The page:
As you can see, if you're creative, SQL reporting services can change the way you manage your company.

John Wheeler

Monday, July 28, 2008

SRS & Microsoft Dynamics

If you're like me, you hated most of the reports that came with MS Dynamics. Either, they don't give you the information that you want, they're just plain ugly, or they're cumbersome. I still hate flexible columns, and really haven't ever got them set up to my satisfaction.

So how did I fix the proplem? SQL Reporting Services (SRS) is the solution. I've created almost every report I need in SRS and when I want to run them, I just use the report manager. Now I get good looking reports that show information in a way that makes sense to me. No more of this putting up with whatever Microsoft decided to ship with the product.

One of the other advantages to SRS is that you can subscribe to reports and have them automatically delivered to your Inbox in the morning. So if you want your A/R person to look at the A/R Aging once per week, just create the report and schedule it to be delived weekly. Then forget it about it and go to the Caribbean (at least that's the theory).

So SRS is a big part of how I customized my version of Dynamics to meet my needs. Now I've got functionality that Microsoft didn't even dream of out of the box.

If you want to know how I customized Dynamics, feel free to e-mail me.


Thursday, July 24, 2008

SQL Reporting Services

SQL Reporting Services is the greatest thing since sliced bread. I haven't moved to Dynamics 7.0, but I use SRS all the time.

For instance, this morning I have an insurance auditor here. He's looking for some information that's not on a standard report.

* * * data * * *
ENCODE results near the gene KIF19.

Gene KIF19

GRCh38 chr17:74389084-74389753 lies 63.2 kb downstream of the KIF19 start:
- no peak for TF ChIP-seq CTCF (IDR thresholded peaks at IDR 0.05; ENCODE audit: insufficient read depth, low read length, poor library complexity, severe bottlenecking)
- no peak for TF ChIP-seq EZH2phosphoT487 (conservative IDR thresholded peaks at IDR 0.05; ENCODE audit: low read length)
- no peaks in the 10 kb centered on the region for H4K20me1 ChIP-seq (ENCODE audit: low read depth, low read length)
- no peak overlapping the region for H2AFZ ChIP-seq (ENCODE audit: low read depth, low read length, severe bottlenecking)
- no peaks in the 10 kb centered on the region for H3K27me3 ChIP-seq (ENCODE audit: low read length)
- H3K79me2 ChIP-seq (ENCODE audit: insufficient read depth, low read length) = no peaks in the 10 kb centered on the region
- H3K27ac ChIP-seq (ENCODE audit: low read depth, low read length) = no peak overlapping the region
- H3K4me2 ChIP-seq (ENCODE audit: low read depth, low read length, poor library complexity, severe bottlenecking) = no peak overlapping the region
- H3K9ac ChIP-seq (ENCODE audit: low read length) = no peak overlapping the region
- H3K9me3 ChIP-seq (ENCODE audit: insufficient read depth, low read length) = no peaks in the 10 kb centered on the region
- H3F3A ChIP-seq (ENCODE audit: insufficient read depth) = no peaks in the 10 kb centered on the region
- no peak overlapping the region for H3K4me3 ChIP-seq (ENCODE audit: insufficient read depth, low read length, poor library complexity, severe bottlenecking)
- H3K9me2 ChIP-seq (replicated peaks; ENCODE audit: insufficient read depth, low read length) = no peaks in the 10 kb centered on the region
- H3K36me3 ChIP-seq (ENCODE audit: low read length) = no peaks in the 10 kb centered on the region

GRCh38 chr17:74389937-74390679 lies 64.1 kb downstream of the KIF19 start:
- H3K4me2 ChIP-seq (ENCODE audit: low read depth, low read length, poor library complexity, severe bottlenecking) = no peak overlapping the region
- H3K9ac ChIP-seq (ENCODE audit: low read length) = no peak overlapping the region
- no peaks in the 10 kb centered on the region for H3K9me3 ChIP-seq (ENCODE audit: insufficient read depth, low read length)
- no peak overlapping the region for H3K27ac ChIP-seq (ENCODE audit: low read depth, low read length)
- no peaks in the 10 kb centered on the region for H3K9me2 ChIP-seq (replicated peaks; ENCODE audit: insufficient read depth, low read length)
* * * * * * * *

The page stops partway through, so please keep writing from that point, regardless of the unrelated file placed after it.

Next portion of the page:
1.) jump into Visual Studio
2.) copy a current report
3.) change the query in the data pane
4.) publish the report to the Report Manager
5.) Export the Report to Excel
6.) E-Mail the Report to the Auditor

How long did this take? Five minutes or less


I look like Superman (without the underwear on the outside of my pants, of course).

Friday, March 23, 2007

MS Project Server Update

I'm almost done with the MS Project Server connector setup.

All I can say is, "WOW!!!!"

Information from Solomon flows seemlessly into Microsoft Project - it's really cool. I uploaded a picture of MS Project with the profit pane. Hopefully I've done the upload correctly and you'll see a screen shot.

All of the actuals for the profit pane come directly from Dynamics SL, so it's really a great tool.

Later today, I'm going to add some graphical indicators that will show whether we're on-budget at a glance.

Here are a couple of Microsoft Websites you might find helpful:

Planning your Enterprise Project Management Solution Implementaion

Creating Enterprise Custom Fields

Project Server 2003 IT Documentation